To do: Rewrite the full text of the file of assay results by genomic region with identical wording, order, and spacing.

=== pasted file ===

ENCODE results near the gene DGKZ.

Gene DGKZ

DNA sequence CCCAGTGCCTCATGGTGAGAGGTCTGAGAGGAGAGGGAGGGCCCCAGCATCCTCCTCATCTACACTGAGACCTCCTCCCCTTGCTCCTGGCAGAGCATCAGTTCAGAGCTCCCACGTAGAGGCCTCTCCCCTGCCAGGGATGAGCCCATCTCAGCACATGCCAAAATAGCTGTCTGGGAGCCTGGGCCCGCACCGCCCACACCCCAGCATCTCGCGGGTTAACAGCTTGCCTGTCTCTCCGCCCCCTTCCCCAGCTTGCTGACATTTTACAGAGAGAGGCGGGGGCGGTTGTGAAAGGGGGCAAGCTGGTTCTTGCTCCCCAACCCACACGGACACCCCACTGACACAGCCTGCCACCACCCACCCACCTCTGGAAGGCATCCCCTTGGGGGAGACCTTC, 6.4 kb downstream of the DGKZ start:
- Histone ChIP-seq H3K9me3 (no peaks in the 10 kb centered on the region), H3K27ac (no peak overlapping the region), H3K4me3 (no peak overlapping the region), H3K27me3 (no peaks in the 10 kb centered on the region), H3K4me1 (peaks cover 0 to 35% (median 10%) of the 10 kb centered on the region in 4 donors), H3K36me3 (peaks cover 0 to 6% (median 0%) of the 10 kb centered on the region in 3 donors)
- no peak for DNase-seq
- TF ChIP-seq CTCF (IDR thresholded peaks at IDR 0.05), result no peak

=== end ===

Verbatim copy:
ENCODE results near the gene DGKZ.

Gene DGKZ

DNA sequence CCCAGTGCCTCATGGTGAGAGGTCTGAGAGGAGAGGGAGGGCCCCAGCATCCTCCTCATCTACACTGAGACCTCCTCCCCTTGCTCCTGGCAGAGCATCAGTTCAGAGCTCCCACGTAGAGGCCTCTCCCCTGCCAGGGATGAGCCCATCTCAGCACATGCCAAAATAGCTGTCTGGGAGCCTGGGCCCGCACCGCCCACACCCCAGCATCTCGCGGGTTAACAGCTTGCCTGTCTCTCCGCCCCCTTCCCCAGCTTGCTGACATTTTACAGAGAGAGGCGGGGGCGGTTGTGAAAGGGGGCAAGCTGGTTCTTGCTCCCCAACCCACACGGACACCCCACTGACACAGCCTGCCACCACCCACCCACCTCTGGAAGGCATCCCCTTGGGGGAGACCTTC, 6.4 kb downstream of the DGKZ start:
- Histone ChIP-seq H3K9me3 (no peaks in the 10 kb centered on the region), H3K27ac (no peak overlapping the region), H3K4me3 (no peak overlapping the region), H3K27me3 (no peaks in the 10 kb centered on the region), H3K4me1 (peaks cover 0 to 35% (median 10%) of the 10 kb centered on the region in 4 donors), H3K36me3 (peaks cover 0 to 6% (median 0%) of the 10 kb centered on the region in 3 donors)
- no peak for DNase-seq
- TF ChIP-seq CTCF (IDR thresholded peaks at IDR 0.05), result no peak